Food producer Del Monte has received approval from the Food and Drug Administration to start selling a genetically engineered pineapple with pink flesh.
The new species Ananas comosus has been given the more consumer-friendly name of the “Rosé” and, according to The Packer, Del Monte has quietly been working on the fruit's development since 2005.
So what makes the usually golden-colored fruit pink? The patened pineapple DNA is injected with a healthy dose of lycopene, the bright red pigment found in tomatoes and watermelons.
According to the FDA, Del Monte will label the new fruit “extra sweet pink flesh pineapple” so that people expecting yellow fruit won’t get confused by new variety.
The agency also noted that “Although [Del Monte] will market this pineapple in the United States, they are not planning on growing it here. The company is working with the government of Costa Rica on this matter.”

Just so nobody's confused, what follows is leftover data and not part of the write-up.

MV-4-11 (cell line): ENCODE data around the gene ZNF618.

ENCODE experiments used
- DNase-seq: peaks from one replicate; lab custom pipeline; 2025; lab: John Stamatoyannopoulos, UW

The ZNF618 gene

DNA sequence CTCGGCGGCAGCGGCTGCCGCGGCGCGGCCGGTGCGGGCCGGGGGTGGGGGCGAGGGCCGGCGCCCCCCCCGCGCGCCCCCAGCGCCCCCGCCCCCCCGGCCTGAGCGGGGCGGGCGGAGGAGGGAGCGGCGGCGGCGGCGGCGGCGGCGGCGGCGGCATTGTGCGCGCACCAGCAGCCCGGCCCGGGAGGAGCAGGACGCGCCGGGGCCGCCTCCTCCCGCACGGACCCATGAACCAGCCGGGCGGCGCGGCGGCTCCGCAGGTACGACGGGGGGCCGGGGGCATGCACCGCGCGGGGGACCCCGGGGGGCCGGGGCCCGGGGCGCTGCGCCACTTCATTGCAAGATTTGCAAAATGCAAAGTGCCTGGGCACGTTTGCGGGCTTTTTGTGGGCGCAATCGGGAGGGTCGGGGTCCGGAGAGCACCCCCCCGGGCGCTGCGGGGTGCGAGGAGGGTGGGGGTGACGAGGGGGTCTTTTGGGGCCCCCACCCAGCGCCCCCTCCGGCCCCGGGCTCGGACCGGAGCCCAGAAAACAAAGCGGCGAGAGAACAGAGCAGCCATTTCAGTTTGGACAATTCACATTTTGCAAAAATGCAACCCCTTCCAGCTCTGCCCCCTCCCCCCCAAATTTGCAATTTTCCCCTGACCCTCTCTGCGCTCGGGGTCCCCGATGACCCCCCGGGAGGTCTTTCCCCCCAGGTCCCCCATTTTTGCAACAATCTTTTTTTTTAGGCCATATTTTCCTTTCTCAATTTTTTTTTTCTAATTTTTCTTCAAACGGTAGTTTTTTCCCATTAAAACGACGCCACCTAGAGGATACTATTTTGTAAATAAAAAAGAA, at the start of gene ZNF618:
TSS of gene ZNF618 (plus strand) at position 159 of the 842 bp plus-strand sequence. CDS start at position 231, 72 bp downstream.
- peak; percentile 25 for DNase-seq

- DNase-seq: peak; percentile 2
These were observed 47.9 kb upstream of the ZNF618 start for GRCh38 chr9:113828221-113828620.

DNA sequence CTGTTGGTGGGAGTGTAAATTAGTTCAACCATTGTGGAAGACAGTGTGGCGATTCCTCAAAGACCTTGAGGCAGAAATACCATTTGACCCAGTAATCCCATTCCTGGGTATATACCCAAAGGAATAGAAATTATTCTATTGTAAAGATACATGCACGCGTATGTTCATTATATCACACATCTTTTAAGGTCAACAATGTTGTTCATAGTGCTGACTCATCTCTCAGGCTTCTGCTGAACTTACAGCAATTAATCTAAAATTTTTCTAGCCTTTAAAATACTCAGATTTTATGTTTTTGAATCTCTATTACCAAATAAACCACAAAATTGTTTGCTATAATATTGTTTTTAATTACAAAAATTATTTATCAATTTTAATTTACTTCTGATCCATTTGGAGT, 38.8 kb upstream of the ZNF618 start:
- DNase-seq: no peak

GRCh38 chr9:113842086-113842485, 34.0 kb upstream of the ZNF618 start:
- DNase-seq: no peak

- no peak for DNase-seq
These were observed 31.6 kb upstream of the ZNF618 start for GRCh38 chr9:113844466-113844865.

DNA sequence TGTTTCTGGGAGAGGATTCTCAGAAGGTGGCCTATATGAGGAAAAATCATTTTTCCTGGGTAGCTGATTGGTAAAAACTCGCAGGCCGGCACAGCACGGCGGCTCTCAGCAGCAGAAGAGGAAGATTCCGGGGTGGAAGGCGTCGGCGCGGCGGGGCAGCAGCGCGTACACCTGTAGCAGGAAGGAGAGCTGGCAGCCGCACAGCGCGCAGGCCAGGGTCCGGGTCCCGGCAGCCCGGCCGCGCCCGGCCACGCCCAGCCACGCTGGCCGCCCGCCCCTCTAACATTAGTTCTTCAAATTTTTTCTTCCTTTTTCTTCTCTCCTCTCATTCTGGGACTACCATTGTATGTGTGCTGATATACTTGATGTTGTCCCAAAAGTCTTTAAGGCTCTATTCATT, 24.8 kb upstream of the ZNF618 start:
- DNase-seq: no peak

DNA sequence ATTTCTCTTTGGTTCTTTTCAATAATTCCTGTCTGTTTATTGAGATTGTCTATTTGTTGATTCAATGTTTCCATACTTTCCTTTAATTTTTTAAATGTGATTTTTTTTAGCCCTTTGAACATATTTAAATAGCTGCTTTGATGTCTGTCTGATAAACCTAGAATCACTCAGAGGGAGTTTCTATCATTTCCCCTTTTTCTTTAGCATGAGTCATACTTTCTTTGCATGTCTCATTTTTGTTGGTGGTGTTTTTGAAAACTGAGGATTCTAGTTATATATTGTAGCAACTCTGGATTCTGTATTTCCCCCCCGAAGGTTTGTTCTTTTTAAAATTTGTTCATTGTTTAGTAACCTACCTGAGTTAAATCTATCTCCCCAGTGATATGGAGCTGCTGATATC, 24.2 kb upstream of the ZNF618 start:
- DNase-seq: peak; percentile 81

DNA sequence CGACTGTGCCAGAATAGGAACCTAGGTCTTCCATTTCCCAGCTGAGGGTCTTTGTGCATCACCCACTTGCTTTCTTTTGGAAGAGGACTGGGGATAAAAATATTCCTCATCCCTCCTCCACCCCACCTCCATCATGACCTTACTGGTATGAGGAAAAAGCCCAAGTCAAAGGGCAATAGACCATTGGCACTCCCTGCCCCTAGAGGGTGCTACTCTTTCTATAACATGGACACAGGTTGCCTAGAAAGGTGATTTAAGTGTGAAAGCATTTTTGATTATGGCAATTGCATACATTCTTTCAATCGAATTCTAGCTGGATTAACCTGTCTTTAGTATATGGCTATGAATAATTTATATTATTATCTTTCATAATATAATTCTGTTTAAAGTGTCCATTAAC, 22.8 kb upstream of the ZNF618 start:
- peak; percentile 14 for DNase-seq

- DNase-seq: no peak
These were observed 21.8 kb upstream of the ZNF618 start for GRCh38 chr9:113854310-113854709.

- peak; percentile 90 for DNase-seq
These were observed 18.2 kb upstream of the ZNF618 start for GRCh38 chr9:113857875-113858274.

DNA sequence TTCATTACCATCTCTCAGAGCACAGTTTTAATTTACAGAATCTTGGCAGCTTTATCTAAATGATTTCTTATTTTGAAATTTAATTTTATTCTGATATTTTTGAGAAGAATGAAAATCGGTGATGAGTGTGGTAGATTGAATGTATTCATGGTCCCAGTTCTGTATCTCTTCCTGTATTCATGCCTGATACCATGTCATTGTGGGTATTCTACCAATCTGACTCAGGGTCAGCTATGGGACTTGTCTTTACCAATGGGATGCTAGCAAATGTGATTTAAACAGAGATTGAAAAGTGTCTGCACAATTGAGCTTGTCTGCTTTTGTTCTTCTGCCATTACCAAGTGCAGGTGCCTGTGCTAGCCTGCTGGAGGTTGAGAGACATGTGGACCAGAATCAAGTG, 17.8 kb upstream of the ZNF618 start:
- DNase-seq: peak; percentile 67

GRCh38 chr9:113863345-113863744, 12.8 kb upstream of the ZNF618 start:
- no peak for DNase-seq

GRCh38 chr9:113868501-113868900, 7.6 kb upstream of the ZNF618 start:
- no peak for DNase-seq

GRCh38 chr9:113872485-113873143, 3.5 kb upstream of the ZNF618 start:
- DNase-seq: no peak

In November 2015, the FDA approved a genetically modified salmon-- the first genetically engineered animal to receive U.S. approval for human consumption.
There are currently just 12 genetically modified plants that are commercially produced in the U.S. but estimates suggest that between 40 to 75 percent of all processed foods sold in the country contain some type of GMO-containing ingredient.